MA: Fear can be one of the biggest challenges. It can manifest itself in all kinds of weird ways. I think if you can learn to spot fear and get through it without stopping, you’ll go far in the world. The greatest joy of being human is probably different for everyone. For me, it’s those happy things that happen by accident. Sometimes lucky magic just crosses our path for no reason and that can bring a sense of joy.

Read more at Brooklyntomars.com and follow Markus on Instagram @markusalmond

MEDITATION ARTIST: AN INTERVIEW WITH BIET SIMKIN

The girl making meditation the new nightlife, Biet Simkin shares her spiritual practices and how her higher self embraces the shocks of life with Kiran Gill

Artist: Viki Forshee

The Numinous: You’ve experienced a lot of loss in your life, including the death of your parents and daughter, and you describe these events as shocks that have connected you to your higher self. How have these shocks aided you in your spiritual journey? What advice would you offer someone going through a similar experience?
Biet Simkin:
Life is beautiful, but it wasn’t created to be a whole experience. It was broken into millions of shattered parts for our exploration. This is why we sometimes see the beauty in the shattered glass, and at other times the grief and rage. My advice for anyone at any time is to listen, listen to that inner voice and stay close to it. “This too shall pass,” is what they say. And eventually it does, and you will realize it was all worth it. In my life I actually remember experiencing ecstasy around these shocks. My higher self does not want a boring life. Only my mechanics or what some people call “ego” wants it all to be easy. My soul is interested in challenge and loss. My soul is interested in heartache and fear. Get interested in what is breaking you, look closely, it is in the center of these things that your grace can be found.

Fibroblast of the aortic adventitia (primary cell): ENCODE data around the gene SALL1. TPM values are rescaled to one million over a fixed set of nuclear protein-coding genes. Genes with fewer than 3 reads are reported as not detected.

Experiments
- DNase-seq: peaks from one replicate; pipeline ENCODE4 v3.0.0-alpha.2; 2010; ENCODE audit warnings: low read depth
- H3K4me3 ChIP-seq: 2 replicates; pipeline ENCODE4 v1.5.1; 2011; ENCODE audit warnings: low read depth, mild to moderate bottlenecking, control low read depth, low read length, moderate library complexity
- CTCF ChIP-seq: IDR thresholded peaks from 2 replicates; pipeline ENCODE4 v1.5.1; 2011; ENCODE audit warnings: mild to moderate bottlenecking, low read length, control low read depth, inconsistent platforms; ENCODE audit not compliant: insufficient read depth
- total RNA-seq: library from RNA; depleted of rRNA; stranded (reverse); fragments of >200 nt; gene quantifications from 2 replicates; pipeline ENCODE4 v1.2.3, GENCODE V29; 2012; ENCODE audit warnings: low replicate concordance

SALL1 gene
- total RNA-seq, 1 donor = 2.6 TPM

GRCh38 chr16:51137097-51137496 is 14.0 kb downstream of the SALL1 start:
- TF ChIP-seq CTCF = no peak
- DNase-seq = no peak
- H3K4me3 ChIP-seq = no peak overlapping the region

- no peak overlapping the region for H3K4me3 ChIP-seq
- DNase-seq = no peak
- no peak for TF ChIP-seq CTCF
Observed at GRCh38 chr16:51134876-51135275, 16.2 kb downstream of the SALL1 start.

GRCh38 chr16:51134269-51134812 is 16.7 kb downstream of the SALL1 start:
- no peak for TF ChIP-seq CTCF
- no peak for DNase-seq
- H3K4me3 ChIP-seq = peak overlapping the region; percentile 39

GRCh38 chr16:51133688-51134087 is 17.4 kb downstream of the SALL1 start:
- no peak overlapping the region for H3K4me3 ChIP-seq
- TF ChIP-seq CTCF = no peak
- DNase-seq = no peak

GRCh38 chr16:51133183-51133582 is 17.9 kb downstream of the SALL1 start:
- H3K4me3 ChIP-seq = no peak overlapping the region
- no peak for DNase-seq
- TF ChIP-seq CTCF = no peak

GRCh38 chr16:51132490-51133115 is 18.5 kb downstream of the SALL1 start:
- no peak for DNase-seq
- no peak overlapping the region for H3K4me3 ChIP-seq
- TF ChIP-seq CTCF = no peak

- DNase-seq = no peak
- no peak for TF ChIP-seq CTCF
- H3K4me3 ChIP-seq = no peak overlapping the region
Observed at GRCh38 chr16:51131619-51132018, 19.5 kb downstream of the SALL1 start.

TN: Your father was a shaman/psychotherapist from Russia. How did his work and beliefs influence you as a child? In your present work, how do your father’s beliefs influence you?
BS: As a child, his influence aided me in being lazy, poetic and curious. He always insisted that I do whatever I want. Being the sad and confused child that I was, having just lost my mother, I didn’t want to do much but sit around, make art, eat snacks and cry sometimes. Eventually, this lack of structure led to rock and roll, drug use, world travel and many lovers. And finally, his passing eight years ago led to a complete shift in being, rendering me a most disciplined and focused entrepreneur in a healthy relationship, with a healthy diet, sober life and perpetual tangos with joy. I am his daughter; I continue his legacy of mixing fun with art and spirituality. The real icing on the cake of his legacy was laughter, and I carry that on.

TN: You have previously described yourself as having a “strong sensual energy.” How have you cultivated this part of your identity in a society that frequently represses and condemns female sexuality?